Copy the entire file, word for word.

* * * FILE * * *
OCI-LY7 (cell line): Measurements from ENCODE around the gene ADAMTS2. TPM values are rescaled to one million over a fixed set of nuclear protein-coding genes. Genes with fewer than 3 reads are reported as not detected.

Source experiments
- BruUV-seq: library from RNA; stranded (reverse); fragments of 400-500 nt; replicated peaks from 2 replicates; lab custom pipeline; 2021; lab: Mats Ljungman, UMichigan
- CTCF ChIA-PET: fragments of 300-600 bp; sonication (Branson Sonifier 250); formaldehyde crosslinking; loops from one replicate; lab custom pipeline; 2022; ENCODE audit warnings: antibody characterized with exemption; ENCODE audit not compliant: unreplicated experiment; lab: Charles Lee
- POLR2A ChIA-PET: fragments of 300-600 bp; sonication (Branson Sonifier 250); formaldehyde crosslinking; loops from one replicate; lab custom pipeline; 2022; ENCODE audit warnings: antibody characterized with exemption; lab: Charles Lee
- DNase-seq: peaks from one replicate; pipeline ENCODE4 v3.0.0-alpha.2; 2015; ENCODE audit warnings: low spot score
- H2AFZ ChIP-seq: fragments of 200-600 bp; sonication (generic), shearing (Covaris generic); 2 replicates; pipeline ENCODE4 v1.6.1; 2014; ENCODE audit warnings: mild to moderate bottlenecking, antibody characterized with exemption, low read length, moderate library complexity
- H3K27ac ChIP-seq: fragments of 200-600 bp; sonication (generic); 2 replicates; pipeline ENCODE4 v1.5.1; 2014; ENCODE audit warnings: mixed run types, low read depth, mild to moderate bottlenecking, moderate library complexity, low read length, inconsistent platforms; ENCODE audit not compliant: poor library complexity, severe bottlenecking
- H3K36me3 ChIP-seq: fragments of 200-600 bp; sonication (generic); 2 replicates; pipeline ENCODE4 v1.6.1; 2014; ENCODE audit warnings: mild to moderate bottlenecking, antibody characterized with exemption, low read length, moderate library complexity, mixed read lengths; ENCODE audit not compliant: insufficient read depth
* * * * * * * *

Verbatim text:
OCI-LY7 (cell line): Measurements from ENCODE around the gene ADAMTS2. TPM values are rescaled to one million over a fixed set of nuclear protein-coding genes. Genes with fewer than 3 reads are reported as not detected.

Source experiments
- BruUV-seq: library from RNA; stranded (reverse); fragments of 400-500 nt; replicated peaks from 2 replicates; lab custom pipeline; 2021; lab: Mats Ljungman, UMichigan
- CTCF ChIA-PET: fragments of 300-600 bp; sonication (Branson Sonifier 250); formaldehyde crosslinking; loops from one replicate; lab custom pipeline; 2022; ENCODE audit warnings: antibody characterized with exemption; ENCODE audit not compliant: unreplicated experiment; lab: Charles Lee
- POLR2A ChIA-PET: fragments of 300-600 bp; sonication (Branson Sonifier 250); formaldehyde crosslinking; loops from one replicate; lab custom pipeline; 2022; ENCODE audit warnings: antibody characterized with exemption; lab: Charles Lee
- DNase-seq: peaks from one replicate; pipeline ENCODE4 v3.0.0-alpha.2; 2015; ENCODE audit warnings: low spot score
- H2AFZ ChIP-seq: fragments of 200-600 bp; sonication (generic), shearing (Covaris generic); 2 replicates; pipeline ENCODE4 v1.6.1; 2014; ENCODE audit warnings: mild to moderate bottlenecking, antibody characterized with exemption, low read length, moderate library complexity
- H3K27ac ChIP-seq: fragments of 200-600 bp; sonication (generic); 2 replicates; pipeline ENCODE4 v1.5.1; 2014; ENCODE audit warnings: mixed run types, low read depth, mild to moderate bottlenecking, moderate library complexity, low read length, inconsistent platforms; ENCODE audit not compliant: poor library complexity, severe bottlenecking
- H3K36me3 ChIP-seq: fragments of 200-600 bp; sonication (generic); 2 replicates; pipeline ENCODE4 v1.6.1; 2014; ENCODE audit warnings: mild to moderate bottlenecking, antibody characterized with exemption, low read length, moderate library complexity, mixed read lengths; ENCODE audit not compliant: insufficient read depth